I had moved into a state of meditative running.
New studies are always coming out which underscore meditation’s power to help us concentrate, focus, be more aware, calm, and relaxed, offering health benefits such as lowering blood pressure, among other things. But, meditation wasn’t anything I had deliberately or intentionally experienced before, nor had I set out to do it while running. Intrigued, I did some research about mindful meditation, and came to the conclusion that each time I ran, I was slipping into a state of meditative running, which was having the same positive impact on my health and life had I been sitting on a yoga mat for an hour every day.
According to the Mayo Clinic:
Meditation is considered a type of mind-body complementary medicine. Meditation produces a deep state of relaxation and a tranquil mind. During meditation, you focus your attention and eliminate the stream of jumbled thoughts that may be crowding your mind and causing stress. This process results in enhanced physical and emotional well-being.
And a recent report on sciencedaily.com stated:
Participating in an 8-week mindfulness meditation program appears to make measurable changes in brain regions associated with memory, sense of self, empathy and stress.
By combining the disciplines of meditation with those of running, I discovered a powerful key to happiness and health that anyone—at any age—can embrace. Some of the benefits of meditative running that I experienced over the last few years include:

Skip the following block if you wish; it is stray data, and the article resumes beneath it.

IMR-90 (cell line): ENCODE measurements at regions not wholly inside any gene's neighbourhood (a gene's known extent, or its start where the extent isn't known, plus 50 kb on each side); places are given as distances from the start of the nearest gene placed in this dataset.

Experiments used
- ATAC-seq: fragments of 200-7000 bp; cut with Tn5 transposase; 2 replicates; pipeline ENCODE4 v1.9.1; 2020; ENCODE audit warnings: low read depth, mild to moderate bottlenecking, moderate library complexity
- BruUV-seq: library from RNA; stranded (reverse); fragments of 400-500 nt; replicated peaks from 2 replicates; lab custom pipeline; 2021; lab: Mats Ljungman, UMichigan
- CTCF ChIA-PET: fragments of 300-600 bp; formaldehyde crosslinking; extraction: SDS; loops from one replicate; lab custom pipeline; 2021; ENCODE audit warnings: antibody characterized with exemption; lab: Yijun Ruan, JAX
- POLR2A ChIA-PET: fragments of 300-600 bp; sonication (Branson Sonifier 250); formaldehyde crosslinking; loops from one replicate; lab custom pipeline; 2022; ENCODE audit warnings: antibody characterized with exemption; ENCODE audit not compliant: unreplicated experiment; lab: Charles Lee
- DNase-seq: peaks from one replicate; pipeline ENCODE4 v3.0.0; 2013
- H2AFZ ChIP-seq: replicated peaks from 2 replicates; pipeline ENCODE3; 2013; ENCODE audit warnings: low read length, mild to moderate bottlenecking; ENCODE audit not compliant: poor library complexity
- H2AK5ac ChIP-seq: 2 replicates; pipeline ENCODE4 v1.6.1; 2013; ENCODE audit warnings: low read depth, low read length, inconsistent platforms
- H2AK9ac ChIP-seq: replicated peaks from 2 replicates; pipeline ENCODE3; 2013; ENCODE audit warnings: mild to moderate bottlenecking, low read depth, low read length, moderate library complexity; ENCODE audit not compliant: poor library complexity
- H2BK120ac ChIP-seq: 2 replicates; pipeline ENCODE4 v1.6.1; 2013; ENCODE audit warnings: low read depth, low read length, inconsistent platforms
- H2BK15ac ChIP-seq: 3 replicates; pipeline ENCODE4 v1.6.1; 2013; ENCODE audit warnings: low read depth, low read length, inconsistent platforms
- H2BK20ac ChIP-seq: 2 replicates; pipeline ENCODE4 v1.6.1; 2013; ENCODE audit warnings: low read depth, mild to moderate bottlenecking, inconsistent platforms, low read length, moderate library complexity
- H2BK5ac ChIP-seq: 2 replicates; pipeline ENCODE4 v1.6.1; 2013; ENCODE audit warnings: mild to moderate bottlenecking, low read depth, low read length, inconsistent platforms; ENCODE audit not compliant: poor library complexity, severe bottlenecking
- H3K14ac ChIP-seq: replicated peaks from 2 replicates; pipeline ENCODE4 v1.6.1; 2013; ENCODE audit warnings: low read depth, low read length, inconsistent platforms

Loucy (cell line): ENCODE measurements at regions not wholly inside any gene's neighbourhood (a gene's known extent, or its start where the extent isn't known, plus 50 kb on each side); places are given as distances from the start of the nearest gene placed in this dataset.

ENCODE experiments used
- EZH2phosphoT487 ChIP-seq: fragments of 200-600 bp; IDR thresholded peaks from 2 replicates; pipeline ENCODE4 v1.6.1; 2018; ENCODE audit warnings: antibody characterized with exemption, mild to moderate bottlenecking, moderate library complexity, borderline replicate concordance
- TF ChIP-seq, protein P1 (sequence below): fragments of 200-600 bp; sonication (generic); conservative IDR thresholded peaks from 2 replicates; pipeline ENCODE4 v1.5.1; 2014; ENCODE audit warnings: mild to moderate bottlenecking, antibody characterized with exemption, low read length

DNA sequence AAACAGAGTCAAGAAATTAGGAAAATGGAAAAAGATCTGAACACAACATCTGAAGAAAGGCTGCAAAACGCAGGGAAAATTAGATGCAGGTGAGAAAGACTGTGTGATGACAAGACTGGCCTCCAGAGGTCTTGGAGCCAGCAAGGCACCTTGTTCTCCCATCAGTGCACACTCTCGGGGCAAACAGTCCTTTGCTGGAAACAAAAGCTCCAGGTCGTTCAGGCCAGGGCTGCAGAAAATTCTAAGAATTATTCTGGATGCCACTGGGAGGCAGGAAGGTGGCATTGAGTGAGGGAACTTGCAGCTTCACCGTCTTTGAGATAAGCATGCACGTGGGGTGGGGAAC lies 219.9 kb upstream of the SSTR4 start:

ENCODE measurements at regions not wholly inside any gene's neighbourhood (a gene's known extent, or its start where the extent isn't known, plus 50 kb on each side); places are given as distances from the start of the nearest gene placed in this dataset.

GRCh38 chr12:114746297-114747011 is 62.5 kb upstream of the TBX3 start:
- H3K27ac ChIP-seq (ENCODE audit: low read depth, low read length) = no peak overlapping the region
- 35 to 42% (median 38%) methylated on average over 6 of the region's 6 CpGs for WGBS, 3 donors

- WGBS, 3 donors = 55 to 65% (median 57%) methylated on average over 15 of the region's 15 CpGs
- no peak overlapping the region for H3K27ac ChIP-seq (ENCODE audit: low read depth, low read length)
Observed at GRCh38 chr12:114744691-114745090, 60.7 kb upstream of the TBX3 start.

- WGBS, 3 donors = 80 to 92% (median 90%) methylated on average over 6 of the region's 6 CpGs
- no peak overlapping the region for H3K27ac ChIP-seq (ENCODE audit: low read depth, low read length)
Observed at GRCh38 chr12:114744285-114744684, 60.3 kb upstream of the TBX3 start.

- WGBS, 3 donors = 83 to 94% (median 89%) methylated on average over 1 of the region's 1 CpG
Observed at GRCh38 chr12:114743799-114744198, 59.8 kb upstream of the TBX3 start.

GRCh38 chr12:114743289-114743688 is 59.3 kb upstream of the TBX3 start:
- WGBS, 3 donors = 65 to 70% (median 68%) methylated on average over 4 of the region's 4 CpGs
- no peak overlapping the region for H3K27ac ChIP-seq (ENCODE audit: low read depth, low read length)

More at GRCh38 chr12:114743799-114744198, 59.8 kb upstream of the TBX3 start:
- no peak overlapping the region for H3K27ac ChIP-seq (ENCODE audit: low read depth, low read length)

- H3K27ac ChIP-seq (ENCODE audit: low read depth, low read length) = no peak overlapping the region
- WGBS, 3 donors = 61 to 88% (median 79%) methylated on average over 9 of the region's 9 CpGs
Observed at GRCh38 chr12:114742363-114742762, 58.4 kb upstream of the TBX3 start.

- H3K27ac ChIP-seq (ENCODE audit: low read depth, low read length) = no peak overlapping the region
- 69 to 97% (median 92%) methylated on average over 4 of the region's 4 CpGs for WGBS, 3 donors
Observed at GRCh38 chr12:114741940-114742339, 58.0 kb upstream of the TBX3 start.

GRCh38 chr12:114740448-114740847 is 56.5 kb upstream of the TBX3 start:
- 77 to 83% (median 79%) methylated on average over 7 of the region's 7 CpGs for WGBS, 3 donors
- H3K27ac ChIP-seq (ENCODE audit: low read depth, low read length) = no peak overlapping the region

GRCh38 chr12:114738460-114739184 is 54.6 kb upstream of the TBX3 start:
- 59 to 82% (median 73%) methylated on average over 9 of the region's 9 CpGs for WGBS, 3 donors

- Greater focus
- Less stress
- Better moods
- A sense of mindfulness
- Deeper connection to myself
- Deeper connection to nature
- Learning to breathe
- Enhanced creativity
- Clear thinking
- Greater happiness
The physical benefits have been more obvious:
- Weight loss
- Increased physical stamina
- Lower body strength
- Improved health checks
- Better sleep
My clearest thinking happens while I’m in a state of meditative running. A year into it, I developed the concept for my first book, The Best of Everything After 50 (in which I discuss the Run-Walk-Run program in greater detail), and many of my articles are thought through and very often written (in my head) while I run. If there is a conflict in my life, or a problem that needs solving, invariably the answers become clear during those times.
This year, I am running in the NYC Marathon to celebrate my 55th birthday (some details are below). The idea came to me one day when I was out for a run. My body and mind kicked into a perfect meditative rhythm, and at that moment, I had no doubt that I could not only handle the physical endurance that would be required to train and complete a marathon . . . but I would embrace it as a symbol of my new-found physical and mental power.
Haruki Murakami describes with beautiful candor and eloquence how long-distance running is now an integral part of him. In What I Talk About When I Talk About Running he wrote:
Long-distance running (more or less, for better or worse) has molded me into the person I am today, and I’m hoping it will remain a part of my life for as long as possible. I’ll be happy if running and I can grow old together.
That’s my plan, too.